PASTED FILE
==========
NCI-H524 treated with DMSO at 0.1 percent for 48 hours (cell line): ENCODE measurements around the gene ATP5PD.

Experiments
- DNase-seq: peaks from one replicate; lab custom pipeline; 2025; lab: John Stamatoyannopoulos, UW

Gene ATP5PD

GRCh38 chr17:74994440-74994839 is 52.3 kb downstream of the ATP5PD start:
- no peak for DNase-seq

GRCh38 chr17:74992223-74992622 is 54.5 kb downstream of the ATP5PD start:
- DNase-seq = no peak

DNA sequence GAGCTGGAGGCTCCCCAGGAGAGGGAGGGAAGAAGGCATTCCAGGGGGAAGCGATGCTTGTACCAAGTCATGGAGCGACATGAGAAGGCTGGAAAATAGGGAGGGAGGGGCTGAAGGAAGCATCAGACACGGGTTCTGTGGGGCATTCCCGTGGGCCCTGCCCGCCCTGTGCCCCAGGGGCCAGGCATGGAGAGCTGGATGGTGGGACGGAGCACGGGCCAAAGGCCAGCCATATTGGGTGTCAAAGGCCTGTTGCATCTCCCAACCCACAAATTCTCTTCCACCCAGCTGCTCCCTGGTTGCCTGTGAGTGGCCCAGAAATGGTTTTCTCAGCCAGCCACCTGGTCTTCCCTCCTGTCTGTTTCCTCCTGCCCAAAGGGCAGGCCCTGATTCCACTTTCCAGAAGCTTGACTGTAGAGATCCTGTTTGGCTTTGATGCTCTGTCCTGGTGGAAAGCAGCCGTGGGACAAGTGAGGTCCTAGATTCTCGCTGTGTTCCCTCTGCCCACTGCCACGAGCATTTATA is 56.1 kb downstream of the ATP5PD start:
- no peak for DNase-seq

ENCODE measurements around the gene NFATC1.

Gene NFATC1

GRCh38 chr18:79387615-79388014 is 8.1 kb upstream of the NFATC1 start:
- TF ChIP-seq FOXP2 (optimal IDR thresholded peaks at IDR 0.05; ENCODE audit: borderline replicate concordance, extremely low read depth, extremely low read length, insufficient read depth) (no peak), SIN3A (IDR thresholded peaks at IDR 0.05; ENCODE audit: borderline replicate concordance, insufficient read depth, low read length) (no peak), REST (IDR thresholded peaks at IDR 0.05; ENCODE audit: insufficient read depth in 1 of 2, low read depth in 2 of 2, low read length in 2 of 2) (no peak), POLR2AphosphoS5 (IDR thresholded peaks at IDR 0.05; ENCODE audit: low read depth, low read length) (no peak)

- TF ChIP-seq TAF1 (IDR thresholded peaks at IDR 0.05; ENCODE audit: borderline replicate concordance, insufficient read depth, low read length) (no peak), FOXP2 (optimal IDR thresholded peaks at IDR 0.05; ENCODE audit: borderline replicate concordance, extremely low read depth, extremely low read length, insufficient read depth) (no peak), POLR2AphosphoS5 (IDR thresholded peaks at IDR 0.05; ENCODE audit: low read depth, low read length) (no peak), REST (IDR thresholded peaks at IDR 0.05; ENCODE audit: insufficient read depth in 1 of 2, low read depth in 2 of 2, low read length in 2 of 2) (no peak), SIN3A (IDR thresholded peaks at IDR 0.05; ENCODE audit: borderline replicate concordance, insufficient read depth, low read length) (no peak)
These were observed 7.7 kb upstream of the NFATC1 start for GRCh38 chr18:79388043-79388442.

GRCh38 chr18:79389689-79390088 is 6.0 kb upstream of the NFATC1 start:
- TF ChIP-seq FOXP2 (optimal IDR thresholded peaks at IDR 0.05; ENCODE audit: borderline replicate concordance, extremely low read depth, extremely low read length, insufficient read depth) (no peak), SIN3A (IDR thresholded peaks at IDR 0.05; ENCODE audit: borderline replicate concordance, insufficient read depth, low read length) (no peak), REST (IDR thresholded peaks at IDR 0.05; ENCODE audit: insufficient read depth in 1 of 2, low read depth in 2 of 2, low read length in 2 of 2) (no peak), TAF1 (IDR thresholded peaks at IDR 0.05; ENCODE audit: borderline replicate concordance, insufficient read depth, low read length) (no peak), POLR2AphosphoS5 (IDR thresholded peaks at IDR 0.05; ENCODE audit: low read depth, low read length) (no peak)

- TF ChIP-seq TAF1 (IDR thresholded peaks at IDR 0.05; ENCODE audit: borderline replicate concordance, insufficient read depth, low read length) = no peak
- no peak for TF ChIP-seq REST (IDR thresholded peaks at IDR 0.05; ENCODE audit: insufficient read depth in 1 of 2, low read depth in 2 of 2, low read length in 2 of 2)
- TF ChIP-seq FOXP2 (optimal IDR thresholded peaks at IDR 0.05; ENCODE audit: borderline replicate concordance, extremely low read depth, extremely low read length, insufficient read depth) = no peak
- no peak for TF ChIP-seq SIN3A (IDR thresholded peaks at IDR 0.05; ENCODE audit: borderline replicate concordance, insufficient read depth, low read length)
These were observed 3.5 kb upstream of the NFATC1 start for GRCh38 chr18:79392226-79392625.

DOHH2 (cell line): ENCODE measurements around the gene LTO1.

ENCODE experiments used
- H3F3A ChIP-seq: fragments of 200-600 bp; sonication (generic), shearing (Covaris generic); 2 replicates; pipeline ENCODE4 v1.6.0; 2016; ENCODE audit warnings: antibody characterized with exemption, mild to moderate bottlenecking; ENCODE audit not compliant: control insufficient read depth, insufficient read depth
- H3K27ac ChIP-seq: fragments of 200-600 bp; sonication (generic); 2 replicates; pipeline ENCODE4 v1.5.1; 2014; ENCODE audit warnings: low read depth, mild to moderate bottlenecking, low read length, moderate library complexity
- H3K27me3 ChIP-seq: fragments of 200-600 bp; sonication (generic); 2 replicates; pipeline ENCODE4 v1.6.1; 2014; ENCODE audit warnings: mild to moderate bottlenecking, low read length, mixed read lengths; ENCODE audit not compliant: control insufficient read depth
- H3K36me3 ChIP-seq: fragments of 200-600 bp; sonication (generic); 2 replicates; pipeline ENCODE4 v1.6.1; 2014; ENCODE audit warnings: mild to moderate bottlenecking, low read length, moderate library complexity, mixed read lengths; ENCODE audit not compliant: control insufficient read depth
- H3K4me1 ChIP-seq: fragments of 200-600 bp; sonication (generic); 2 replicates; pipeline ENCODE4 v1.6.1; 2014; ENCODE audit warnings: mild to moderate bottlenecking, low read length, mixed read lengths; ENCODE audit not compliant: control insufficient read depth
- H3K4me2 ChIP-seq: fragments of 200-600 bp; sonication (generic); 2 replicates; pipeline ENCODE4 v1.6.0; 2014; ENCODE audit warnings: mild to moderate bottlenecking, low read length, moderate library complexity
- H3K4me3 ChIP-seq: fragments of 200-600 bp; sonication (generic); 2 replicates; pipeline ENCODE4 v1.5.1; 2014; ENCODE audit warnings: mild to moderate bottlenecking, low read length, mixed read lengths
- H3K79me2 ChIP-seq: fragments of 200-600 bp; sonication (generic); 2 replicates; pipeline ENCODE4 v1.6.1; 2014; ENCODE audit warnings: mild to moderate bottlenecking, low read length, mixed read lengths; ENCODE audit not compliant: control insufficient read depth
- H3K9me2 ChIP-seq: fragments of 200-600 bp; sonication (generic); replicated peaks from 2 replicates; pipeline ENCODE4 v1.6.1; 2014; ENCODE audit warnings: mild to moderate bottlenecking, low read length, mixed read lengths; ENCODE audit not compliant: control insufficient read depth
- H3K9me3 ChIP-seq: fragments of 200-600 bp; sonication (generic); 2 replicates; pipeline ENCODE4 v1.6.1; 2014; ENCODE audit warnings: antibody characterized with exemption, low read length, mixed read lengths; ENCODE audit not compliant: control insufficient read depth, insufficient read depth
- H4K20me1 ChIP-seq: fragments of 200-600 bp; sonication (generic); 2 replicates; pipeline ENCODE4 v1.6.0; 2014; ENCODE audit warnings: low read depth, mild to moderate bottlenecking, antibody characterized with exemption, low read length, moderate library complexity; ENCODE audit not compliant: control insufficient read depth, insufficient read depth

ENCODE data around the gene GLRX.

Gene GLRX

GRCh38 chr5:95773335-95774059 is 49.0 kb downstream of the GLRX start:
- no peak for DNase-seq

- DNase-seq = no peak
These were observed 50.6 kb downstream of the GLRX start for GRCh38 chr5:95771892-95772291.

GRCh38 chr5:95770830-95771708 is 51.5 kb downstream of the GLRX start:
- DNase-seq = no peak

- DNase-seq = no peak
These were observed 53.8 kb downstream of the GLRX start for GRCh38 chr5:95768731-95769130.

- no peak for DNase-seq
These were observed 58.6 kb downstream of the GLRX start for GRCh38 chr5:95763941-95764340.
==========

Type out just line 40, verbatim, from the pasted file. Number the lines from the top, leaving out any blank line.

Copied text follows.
- no peak for DNase-seq